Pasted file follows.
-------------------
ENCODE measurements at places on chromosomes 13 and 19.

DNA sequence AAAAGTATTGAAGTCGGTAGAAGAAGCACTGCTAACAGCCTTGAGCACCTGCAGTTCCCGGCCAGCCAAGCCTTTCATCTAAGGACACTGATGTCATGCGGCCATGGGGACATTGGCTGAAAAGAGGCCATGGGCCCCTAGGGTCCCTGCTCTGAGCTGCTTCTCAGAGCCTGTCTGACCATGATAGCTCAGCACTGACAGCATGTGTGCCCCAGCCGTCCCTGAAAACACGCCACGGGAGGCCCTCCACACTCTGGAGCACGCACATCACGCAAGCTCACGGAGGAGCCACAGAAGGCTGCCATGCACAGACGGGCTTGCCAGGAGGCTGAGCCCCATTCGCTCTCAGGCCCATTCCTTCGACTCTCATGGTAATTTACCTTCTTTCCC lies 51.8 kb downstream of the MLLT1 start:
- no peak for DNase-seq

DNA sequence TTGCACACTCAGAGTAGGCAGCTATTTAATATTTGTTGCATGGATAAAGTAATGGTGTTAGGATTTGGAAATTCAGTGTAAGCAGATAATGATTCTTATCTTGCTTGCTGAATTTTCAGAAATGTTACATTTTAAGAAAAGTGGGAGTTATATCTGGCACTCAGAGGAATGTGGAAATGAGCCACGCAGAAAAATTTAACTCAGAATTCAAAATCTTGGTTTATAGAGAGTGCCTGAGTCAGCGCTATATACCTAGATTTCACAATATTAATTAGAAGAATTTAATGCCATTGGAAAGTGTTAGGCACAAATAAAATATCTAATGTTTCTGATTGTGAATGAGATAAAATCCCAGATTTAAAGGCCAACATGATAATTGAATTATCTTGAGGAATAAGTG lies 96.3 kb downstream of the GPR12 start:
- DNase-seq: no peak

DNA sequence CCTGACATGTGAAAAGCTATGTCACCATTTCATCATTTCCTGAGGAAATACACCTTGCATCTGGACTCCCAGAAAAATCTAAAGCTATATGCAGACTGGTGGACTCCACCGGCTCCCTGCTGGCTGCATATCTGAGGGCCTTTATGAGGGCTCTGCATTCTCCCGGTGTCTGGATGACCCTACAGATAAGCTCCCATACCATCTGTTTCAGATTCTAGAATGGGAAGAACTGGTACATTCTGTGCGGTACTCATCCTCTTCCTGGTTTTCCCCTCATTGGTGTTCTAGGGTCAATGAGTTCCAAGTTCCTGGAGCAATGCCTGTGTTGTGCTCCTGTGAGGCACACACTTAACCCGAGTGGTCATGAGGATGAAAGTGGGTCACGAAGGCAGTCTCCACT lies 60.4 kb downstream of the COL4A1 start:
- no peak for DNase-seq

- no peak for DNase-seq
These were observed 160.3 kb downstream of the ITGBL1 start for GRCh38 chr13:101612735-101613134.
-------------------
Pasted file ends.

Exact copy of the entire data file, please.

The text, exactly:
ENCODE measurements at places on chromosomes 13 and 19.

DNA sequence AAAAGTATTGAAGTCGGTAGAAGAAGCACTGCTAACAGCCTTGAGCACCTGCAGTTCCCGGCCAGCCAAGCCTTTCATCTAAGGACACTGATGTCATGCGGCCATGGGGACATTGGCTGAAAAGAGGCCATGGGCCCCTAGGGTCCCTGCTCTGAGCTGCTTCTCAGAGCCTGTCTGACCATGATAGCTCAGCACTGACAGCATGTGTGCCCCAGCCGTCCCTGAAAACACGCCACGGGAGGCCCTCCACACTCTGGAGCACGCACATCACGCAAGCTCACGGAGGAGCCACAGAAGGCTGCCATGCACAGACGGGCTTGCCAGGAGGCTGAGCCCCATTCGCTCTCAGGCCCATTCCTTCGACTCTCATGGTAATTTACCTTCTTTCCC lies 51.8 kb downstream of the MLLT1 start:
- no peak for DNase-seq

DNA sequence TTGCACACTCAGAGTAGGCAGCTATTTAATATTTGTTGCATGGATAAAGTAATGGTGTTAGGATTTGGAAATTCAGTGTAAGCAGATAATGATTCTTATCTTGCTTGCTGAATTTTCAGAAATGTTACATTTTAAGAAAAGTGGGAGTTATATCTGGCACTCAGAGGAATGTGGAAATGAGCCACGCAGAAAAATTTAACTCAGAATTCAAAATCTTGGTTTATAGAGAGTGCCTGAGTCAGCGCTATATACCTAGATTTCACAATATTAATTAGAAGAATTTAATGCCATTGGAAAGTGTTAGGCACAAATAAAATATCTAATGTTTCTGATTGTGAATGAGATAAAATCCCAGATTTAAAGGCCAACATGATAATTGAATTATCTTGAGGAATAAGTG lies 96.3 kb downstream of the GPR12 start:
- DNase-seq: no peak

DNA sequence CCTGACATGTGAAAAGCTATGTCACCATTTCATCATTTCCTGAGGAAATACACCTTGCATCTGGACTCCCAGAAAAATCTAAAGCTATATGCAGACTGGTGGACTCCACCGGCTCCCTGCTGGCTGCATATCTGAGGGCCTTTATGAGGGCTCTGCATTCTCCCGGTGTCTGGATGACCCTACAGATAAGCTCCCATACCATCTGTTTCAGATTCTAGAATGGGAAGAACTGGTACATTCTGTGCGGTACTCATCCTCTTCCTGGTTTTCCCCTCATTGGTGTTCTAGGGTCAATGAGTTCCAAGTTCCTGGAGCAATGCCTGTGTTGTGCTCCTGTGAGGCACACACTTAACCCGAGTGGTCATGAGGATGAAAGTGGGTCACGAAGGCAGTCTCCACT lies 60.4 kb downstream of the COL4A1 start:
- no peak for DNase-seq

- no peak for DNase-seq
These were observed 160.3 kb downstream of the ITGBL1 start for GRCh38 chr13:101612735-101613134.